“[This] creates the danger that women will be pressured to abort their babies,” he added.
Nigeria also voiced strong opposition to references to gender identity, arguing that “gender” can only include “male” or “female'' and announced that the country would withdraw from the resolution completely to defend its “values, laws and sovereignty.”
“We should not be creating new rights,” the Nigerian representative said.
In remarks made at the U.N. meeting, Senegal’s representative condemned the inclusion of abortion as a family planning method and argued the word “gender” must only refer to “social relations between males and females.”
Among the 32 nations that joined Nigeria in supporting amendments to strike abortion and gender language from the resolution were Uganda, Cameroon, Ethiopia, and Senegal. The Philippines, Nicaragua, Russia, and a handful of Middle Eastern countries also joined the effort.
Austin Ruse, president of the Center for Family & Human Rights, said in an interview with CNA that it is well-known that smaller African countries courageously stand against the West’s pro-abortion and gender policies.
“They have the most to lose,” he emphasized. “They know what the sexual revolution is about because they can see what has happened to our country and don’t want any of it.”
“They want basic medical care, clean water, safe sanitation; not the gender, reproductive health, and comprehensive sexuality education agenda that comes from the big powers,” he added.
Poland and Hungary vote to advance abortion, gender ideology
Missing from the effort to protect life and a traditional view of sexuality were Hungary and Poland, predominantly Catholic nations known as global leaders in opposing abortion and gender ideology.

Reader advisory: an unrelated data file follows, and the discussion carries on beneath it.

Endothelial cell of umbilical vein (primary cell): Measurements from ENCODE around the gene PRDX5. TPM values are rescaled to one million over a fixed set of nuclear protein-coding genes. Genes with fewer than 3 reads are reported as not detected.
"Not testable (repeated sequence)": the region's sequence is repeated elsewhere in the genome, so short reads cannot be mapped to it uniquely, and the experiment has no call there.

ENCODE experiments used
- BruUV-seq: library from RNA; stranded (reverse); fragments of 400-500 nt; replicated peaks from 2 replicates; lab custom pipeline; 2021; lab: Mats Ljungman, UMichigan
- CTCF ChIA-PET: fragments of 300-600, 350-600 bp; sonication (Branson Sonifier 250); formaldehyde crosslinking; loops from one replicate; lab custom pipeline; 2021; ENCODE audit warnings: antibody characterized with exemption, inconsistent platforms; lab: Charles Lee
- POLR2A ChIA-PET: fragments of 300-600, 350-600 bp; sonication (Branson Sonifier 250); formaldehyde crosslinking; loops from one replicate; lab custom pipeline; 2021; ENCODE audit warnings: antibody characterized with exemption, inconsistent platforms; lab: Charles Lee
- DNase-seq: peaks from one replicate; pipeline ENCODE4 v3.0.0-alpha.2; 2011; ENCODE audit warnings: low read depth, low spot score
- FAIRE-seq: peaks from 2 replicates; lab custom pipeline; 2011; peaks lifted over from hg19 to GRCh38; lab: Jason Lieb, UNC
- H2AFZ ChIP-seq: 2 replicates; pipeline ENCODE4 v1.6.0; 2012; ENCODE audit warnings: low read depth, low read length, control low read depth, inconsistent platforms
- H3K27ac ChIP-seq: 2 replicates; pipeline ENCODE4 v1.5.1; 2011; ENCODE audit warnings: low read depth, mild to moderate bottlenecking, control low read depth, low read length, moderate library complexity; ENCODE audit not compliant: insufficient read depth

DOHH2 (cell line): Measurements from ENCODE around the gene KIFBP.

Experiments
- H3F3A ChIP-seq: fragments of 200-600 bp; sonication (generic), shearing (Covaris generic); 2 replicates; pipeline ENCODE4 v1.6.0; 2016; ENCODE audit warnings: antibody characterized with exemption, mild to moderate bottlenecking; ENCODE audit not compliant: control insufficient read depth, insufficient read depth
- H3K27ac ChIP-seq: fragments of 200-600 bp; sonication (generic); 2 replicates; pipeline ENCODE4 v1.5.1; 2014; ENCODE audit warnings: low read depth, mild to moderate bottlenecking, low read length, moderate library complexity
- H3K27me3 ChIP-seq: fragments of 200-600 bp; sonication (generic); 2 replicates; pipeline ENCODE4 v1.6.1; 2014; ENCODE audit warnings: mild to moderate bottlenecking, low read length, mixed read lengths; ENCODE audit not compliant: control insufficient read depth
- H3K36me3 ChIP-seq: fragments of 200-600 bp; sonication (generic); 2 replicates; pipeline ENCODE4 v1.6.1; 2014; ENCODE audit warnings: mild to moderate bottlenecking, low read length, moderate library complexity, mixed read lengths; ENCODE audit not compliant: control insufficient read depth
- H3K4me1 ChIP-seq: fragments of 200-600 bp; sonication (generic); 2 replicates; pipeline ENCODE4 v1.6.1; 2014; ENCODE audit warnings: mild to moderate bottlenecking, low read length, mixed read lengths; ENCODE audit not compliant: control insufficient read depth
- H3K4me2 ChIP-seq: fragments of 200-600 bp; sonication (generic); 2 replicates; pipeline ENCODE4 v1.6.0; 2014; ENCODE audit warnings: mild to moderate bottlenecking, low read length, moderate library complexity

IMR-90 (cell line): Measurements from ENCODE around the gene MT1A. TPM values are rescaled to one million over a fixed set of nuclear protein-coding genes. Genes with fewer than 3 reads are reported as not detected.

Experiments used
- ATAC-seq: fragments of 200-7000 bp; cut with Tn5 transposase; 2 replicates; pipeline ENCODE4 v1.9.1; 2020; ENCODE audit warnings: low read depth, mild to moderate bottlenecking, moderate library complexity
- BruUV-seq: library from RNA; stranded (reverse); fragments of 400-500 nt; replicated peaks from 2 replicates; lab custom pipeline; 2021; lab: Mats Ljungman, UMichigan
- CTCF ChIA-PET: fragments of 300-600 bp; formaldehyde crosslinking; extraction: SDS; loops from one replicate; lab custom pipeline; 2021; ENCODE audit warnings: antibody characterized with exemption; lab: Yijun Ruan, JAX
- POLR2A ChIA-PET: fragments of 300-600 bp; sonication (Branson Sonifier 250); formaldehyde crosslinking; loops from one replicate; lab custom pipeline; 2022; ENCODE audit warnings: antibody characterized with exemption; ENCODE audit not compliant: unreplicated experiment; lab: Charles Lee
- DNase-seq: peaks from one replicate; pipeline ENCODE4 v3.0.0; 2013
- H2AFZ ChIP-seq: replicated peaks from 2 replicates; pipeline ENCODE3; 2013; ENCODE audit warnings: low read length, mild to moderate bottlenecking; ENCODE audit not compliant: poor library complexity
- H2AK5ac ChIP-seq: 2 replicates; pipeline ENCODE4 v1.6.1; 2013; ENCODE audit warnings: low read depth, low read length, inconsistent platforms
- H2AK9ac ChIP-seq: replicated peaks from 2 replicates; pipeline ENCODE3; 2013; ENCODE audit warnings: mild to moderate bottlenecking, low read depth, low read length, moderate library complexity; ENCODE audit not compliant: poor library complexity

Poland is one of the few nations that have banned almost all abortions and ranks among the most pro-life governments.
(Story continues below)
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Hungary’s story is a bit more nuanced, as abortion is legal in the country with some restrictions. Under the leadership of Prime Minister Viktor Orban, however, the country is introducing pro-life measures and leading the way on pro-family policies.
Both Hungarian and Polish governments have also gone toe-to-toe with progressive European leaders over gender ideology in the recent past.
Imre Téglásy, director of Human Life International Hungary, told CNA in a statement that he believed that Hungary failed to oppose abortion at the U.N. because it faces “heavy attacks of the liberal representatives of the EU.”
Téglásy explained that the EU has punished Hungary by cutting billions in funding to the country when the nation defended its “sovereignty and Christian values.”
Téglásy said the other possible explanation is that Hungary’s ambassador to the U.N., Zsuzsa Horváth, was not “really aware” of her government’s pro-family policies.
“You can evaluate both of these [decisions as] shameful,” he concluded.